3. WYSIWIG’s offer a great way to totally mess up a page. And giving any control over that sort of stuff is a really bad idea for most clients. They tend to abuse the CAPS LOCK key often enough, without throwing in bold, italics, underline, and headings.

    Some clients are ok with that level of control, but a lot are not. They just see those buttons as a way to grab attention. Then they apply it to *everything*, everywhere.

  4. @A.Fruit: It’s sad to see your well executed design mauled by the CMS you use. Inherently it’s the client, sure, but it’s the CMS which makes everything possible. I’ve had some experience with the “Word fixer” button in a few WYSIWYG editors, and while it does a decent job, there has usually been quite a bit left over in my personal experience. Sometimes ‘cleaning’ makes things even worse. Can’t blame them for trying though.

    @Daniel: How do you reply when they ask why they can’t click a button to make something bold? Highlight some words and make it link to a new page? I’m very interested to hear about the exchange you must have with your clients.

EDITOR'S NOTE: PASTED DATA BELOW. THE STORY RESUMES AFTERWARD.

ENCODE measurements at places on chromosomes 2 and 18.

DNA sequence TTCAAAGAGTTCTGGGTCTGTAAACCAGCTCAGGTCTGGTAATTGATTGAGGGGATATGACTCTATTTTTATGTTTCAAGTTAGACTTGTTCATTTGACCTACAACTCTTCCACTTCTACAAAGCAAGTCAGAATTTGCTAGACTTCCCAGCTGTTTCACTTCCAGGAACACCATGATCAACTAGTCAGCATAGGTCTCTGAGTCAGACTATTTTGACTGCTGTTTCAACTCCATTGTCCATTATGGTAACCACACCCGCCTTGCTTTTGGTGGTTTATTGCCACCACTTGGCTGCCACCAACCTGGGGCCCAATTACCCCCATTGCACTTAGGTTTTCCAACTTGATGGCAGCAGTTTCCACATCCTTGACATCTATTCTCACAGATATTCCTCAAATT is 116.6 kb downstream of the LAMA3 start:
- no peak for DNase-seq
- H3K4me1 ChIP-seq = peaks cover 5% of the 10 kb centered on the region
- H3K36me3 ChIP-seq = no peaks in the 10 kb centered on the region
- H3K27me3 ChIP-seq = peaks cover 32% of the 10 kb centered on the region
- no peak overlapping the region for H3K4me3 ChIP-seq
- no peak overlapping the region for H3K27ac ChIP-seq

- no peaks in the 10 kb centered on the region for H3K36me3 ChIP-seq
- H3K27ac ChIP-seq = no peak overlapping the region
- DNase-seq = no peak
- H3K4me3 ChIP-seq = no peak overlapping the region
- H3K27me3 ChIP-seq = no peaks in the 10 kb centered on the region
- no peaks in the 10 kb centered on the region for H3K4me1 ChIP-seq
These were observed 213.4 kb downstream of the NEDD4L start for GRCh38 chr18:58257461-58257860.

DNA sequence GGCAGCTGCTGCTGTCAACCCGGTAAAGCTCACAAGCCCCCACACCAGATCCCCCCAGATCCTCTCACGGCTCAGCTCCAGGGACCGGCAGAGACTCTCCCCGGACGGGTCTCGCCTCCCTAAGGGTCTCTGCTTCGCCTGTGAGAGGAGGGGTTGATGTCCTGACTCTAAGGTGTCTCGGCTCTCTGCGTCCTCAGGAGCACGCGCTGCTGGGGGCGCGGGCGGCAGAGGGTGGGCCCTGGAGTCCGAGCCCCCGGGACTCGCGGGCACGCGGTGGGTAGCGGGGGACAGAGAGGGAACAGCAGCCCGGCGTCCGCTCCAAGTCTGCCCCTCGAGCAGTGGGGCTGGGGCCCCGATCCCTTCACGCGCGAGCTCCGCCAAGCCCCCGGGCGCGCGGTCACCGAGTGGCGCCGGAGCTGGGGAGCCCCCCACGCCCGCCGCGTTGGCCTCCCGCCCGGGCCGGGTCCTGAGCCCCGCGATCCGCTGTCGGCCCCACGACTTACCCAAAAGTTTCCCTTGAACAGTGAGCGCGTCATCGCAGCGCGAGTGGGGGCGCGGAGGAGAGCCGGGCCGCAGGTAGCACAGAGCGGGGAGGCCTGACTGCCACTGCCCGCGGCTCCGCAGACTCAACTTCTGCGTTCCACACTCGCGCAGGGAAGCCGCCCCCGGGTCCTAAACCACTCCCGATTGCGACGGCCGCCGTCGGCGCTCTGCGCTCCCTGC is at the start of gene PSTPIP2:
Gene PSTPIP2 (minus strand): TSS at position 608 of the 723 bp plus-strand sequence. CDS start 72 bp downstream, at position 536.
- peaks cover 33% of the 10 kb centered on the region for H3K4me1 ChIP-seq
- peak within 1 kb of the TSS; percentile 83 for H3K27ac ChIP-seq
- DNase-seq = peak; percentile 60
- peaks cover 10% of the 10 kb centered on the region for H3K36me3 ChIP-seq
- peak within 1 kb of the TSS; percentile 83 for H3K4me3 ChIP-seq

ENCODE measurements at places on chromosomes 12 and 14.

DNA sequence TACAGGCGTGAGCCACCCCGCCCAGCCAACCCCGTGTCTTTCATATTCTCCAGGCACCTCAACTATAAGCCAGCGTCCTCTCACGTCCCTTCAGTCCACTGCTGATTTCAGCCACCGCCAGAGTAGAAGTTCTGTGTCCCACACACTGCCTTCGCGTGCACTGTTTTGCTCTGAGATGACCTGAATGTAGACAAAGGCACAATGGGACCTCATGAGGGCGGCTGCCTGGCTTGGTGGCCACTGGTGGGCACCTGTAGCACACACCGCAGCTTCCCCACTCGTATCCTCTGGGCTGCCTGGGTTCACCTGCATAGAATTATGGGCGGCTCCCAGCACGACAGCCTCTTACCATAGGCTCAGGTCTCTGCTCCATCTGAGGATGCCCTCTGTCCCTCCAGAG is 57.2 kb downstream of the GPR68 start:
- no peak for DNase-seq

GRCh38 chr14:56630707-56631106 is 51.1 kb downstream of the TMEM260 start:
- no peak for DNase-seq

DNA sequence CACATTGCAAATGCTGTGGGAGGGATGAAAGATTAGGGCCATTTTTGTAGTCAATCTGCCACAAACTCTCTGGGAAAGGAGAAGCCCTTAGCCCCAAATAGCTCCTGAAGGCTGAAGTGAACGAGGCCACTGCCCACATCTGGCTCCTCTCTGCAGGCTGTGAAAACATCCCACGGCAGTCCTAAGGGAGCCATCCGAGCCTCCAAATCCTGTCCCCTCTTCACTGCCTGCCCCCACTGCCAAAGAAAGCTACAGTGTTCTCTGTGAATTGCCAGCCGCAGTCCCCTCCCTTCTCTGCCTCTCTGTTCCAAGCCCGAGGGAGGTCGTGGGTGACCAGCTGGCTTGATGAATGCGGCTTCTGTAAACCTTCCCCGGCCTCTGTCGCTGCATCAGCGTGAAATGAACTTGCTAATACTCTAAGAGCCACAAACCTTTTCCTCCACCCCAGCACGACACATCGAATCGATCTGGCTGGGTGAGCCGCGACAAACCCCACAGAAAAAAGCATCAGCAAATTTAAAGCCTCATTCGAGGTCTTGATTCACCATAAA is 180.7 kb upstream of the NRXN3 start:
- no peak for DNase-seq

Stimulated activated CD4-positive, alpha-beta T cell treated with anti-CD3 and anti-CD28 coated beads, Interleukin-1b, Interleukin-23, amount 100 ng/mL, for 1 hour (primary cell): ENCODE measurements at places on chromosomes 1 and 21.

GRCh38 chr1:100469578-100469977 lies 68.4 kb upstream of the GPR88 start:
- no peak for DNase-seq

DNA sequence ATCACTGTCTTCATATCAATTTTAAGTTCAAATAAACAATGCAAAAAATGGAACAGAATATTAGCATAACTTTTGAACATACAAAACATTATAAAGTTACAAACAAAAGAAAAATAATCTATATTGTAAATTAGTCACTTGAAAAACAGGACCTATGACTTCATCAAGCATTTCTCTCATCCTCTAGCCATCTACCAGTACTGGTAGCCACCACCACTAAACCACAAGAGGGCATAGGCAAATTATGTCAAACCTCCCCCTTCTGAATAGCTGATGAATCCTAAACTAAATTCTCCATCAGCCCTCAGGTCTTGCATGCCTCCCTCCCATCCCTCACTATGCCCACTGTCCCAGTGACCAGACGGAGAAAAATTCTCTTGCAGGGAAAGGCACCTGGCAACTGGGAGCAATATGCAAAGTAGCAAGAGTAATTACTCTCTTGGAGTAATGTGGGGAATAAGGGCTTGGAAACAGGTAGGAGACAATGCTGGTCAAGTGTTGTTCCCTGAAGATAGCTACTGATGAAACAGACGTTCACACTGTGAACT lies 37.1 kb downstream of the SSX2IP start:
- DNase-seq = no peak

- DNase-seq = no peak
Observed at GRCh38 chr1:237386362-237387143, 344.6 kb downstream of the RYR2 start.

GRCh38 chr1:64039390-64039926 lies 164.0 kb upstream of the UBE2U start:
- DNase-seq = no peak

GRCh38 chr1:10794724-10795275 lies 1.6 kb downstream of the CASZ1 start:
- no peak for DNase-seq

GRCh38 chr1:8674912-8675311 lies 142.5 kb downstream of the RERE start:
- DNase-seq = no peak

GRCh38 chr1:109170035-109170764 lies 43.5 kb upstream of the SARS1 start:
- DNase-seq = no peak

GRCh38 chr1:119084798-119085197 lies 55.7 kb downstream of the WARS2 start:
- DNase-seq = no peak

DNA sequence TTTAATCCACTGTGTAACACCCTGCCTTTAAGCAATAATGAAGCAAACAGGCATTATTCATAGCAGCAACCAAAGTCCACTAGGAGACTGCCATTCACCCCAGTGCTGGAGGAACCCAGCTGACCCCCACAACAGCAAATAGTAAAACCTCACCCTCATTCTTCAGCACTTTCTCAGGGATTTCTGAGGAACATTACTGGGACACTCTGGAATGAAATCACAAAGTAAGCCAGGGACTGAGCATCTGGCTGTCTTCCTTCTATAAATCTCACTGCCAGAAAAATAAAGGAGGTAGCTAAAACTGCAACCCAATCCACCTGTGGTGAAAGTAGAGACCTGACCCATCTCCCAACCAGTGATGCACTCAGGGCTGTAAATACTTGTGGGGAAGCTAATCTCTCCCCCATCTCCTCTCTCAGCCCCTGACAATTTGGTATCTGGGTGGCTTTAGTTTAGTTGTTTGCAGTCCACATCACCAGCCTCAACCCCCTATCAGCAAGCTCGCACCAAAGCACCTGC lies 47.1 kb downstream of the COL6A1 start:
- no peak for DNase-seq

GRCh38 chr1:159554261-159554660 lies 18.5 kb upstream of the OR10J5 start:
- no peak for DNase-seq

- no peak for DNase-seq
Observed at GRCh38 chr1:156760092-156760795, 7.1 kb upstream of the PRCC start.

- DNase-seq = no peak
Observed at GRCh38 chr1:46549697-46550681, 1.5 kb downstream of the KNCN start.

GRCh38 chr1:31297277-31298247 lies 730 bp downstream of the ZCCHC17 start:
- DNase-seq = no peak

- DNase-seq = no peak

@Matt Wilcox: So very true. The trouble is: everyone expects a WYSIWYG editor. In my personal opinion, it’s a bit too much power to give a client who doesn’t fully understand your design decisions. The trouble is, however, once you sign off on a project, property rights are no longer yours, right? It’s a unique situation indeed.

  5. I’ve been toying with the idea of creating a really simple CMS that slots into any flat file HTML/CSS website.

    It’s such a pain to design a site around a CMS.

    I had the idea of splitting the CMS into two columns. One for input, one for WYSIWYG.